Go to the Globe and Mail homepage

Jump to main navigationJump to main content

AdChoices
(Arunas Gabalis/iStockphoto)
(Arunas Gabalis/iStockphoto)

10 great bottles of white wine and bubbly to try this winter Add to ...

The late, great Julia Child once said that “a party without cake is just a meeting.” Food for thought, to be sure. But I like to think that, in my home at least, a dinner party without an aperitif is just a meeting followed by cake.

A well-chosen starter beverage has always been my opening gambit, the toast that sets the tone and helpfully distracts guests from the inevitable seven-o’clock chaos in my kitchen. It’s also a way to get gastric juices flowing, engaging invitees’ appetites for what lies ahead.

Europeans have mastered the ritual, of course, which is why much of the world has adopted the terms aperitif and, in Italian, aperitivo for the drinks that get the party started. Traditionally, those words have been synonymous with sweet, aromatized liqueurs or wines, such as Campari, vermouth and Lillet Blanc (the excellent citrus-flavoured wine from Bordeaux). In Spain, dry, fortified sherry, such as fino or manzanilla, does the job compellingly, especially when paired with olives, salty sheep’s cheese, cured ham or plump marcona almonds.

But bittersweet beverages are hardly to everyone’s taste, and the bracingly briny character of bone-dry sherry sadly tends to be a nonstarter with most good people I know (my apologies to those I’ve tried to convert and who still can’t rid the taste of “gasoline” from their mouths). Fortunately, there’s another option: dry white wine.

A little forethought is key, though. Remember that you want to stimulate the palate, not clobber it with a two-by-four. This is why I think it’s best to stay away from heavy styles, such as oaky chardonnay. You might also want to select something beyond the ordinary, a bottle to stimulate intrigue as well as the craving for food. Perhaps an offbeat grape, such as pecorino, vermentino or gruner veltliner, or a classic aromatic variety, such as riesling, pinot gris or sauvignon blanc. Or, dear to my heart, a fine Chablis from the Burgundian appellation synonymous with gloriously crisp chardonnay that sees little or no oak contact.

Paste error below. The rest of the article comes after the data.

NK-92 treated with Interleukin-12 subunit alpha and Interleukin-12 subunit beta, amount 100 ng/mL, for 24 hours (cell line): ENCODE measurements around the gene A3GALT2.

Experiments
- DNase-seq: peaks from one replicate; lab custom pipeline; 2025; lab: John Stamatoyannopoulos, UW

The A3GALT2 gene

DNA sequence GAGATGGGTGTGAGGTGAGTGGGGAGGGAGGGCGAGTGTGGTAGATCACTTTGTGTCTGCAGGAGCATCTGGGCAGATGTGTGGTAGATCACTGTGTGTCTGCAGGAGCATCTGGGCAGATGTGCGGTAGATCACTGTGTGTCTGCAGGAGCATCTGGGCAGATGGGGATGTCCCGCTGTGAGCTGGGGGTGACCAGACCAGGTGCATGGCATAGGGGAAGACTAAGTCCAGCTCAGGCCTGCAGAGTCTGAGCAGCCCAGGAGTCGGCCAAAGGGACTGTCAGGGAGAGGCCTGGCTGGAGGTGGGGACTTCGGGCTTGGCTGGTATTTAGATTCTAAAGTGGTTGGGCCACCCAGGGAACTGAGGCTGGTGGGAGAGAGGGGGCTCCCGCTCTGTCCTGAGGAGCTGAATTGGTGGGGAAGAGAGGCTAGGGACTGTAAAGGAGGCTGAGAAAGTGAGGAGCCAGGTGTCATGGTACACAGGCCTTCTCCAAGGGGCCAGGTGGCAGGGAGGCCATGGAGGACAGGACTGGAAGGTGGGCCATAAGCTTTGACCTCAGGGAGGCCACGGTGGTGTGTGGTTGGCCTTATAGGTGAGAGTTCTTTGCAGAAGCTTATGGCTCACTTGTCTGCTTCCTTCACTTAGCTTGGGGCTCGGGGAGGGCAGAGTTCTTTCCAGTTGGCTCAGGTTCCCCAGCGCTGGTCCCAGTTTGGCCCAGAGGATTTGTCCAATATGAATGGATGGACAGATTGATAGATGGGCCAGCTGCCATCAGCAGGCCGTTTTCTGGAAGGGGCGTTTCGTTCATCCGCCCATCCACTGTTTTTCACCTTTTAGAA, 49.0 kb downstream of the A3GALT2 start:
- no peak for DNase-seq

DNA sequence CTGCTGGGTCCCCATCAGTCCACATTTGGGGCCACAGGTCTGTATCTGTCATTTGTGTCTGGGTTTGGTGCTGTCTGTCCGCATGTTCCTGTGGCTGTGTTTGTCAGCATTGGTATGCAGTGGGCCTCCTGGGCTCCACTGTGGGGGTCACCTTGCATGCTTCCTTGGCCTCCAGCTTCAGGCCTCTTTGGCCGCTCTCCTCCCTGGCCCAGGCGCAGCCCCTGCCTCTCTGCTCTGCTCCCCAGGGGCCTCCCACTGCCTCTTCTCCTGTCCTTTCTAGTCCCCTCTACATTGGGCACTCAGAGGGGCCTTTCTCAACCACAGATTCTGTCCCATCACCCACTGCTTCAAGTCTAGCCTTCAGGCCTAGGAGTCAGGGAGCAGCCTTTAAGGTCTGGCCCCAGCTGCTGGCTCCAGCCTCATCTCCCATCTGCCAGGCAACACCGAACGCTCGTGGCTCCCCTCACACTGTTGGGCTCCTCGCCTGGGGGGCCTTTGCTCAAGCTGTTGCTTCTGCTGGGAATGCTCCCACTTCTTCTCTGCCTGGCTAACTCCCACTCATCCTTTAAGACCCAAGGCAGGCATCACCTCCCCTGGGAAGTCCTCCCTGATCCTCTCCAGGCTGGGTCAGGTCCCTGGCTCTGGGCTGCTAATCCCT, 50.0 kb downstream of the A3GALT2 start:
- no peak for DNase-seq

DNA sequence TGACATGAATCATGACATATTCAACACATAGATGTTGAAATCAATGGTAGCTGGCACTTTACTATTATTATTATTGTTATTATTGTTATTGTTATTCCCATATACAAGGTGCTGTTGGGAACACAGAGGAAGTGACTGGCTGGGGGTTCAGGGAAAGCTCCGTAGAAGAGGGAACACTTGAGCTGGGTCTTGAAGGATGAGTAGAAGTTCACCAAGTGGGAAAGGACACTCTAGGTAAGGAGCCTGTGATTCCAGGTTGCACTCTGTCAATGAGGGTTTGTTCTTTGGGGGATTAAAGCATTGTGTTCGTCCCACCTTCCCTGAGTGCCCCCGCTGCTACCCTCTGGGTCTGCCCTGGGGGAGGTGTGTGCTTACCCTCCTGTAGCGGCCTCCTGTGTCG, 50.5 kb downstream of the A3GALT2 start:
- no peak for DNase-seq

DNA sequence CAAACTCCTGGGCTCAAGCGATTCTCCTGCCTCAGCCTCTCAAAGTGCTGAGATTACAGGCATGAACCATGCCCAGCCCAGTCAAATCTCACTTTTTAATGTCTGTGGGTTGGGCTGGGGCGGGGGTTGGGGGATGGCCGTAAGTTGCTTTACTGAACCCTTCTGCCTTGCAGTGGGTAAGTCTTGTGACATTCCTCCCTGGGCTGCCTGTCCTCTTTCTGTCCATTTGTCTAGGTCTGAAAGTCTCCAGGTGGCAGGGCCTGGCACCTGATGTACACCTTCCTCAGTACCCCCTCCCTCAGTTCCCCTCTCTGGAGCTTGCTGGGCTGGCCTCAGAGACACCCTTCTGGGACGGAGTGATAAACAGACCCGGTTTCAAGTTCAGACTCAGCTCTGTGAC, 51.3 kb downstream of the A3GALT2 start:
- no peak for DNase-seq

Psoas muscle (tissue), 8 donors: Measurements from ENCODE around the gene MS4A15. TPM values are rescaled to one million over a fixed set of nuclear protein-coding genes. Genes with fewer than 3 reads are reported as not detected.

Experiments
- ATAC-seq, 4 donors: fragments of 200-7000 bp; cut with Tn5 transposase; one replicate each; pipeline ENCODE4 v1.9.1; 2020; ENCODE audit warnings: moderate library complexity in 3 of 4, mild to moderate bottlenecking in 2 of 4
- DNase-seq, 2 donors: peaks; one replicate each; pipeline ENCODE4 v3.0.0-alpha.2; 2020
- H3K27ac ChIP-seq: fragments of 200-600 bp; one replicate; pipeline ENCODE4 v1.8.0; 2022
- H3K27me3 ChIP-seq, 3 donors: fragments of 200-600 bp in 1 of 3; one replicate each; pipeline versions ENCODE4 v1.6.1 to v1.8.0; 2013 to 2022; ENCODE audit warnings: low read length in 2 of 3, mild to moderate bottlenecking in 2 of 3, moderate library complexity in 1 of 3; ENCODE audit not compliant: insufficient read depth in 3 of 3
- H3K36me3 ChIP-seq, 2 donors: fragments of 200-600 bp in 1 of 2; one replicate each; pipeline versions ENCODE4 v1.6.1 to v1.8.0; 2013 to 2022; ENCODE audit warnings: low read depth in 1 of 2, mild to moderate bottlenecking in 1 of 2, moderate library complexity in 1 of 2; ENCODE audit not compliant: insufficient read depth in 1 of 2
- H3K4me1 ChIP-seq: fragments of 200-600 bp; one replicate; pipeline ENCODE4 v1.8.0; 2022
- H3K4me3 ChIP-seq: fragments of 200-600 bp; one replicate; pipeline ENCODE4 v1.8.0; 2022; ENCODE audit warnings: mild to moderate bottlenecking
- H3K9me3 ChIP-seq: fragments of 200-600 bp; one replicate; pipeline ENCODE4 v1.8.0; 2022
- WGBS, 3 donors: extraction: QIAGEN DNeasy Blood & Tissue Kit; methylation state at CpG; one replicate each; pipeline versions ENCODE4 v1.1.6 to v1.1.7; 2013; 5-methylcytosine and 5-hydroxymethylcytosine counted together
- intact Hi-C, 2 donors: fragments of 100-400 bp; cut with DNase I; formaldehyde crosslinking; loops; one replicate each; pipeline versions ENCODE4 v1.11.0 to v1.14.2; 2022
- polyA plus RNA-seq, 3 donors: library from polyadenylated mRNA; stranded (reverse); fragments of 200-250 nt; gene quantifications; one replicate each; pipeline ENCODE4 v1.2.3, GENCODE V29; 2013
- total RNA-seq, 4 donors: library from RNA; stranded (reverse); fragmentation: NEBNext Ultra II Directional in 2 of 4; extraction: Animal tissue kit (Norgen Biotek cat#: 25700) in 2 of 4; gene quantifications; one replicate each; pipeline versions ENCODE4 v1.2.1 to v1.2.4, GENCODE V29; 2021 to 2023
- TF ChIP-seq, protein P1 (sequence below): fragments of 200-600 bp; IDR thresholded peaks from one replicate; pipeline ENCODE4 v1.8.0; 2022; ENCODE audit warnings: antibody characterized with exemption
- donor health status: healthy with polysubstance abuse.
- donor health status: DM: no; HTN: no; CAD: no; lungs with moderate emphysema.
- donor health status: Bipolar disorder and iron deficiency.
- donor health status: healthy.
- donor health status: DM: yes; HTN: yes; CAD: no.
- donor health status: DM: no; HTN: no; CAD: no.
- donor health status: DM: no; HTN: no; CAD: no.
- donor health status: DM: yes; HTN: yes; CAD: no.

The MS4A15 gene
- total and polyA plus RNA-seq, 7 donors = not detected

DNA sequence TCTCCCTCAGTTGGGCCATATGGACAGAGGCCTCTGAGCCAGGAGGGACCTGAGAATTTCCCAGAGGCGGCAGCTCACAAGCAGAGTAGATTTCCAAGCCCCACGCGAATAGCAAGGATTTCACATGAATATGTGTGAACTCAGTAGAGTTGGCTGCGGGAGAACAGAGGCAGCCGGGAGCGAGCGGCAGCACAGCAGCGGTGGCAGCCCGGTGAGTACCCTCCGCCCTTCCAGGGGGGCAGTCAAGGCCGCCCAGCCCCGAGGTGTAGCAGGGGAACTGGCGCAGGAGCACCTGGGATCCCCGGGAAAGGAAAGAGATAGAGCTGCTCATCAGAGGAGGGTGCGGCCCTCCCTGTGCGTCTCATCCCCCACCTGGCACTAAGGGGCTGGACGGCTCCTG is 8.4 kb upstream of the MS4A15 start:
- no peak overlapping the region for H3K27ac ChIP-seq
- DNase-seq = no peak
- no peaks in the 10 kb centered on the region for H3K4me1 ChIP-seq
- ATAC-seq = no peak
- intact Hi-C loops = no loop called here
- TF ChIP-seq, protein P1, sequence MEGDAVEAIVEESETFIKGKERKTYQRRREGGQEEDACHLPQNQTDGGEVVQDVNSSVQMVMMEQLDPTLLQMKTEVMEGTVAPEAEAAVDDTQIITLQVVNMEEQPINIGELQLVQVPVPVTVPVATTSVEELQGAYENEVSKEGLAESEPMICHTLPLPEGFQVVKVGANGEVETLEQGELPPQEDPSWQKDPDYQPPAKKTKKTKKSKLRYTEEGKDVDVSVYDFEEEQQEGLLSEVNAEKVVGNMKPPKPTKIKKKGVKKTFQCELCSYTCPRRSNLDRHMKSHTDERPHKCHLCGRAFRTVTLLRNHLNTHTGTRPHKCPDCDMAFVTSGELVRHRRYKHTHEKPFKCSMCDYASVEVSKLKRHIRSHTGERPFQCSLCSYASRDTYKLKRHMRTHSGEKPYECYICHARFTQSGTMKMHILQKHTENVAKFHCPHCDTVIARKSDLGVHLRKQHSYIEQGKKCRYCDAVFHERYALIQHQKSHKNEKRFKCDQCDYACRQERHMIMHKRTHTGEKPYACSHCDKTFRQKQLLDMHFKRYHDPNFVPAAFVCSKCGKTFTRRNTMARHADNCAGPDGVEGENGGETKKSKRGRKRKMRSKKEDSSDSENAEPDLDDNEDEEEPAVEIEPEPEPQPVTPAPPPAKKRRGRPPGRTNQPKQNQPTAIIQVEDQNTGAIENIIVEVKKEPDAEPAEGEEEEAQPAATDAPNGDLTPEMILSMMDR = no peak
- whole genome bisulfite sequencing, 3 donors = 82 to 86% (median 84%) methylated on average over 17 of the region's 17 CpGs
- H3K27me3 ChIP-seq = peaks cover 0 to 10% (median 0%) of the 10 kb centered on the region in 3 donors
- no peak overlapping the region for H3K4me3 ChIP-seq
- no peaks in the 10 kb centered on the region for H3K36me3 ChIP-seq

For a more festive welcome, there’s always dry sparkling wine. Effervescence, like watching Nigella Lawson prepare creamed linguine with truffle oil, is an appetite’s best friend. Whatever you do, don’t save the bubbles for last. The sound of a popping cork works more mood magic at the start of a meal than at dessert. Cake is better off with coffee.

Bollinger Special Cuvée Brut Champagne,  France

SCORE: 93 PRICE: $78.95

The elements of great Champagne – and what elevates it well beyond the blunt asset of mere bubbles – are all here. Bollinger’s Special Cuvée is bone dry yet creamy soft, with substantial weight in the midpalate and an autolytic, lees-derived richness. The flavours hint at tangy lemon drop, brioche, honey and flowers, enhanced by a yeasty aromatic quality. Froth that’s so much more than just pop and fizz. Available in Ontario at the above price, $75.99 in British Columbia, various prices in Alberta, $80.76 in Manitoba, $76.25 in Quebec, $79.79 in New Brunswick, $82.79 in Nova Scotia (currently on sale for $78.79).

Le Mesnil Brut Grand Cru Blanc de Blancs Champagne, France

SCORE: 92 PRICE: $49.95

Tart and chalky, with a core of lemon curd and baked apple nestled in pastry dough and topped with toasted nuts and minerals. Available in Ontario at the above price, $50.99 in British Columbia, various prices in Alberta, $51.25 in Quebec.

Domaine du Colombier Chablis 2014, France

SCORE: 91 PRICE: $25.95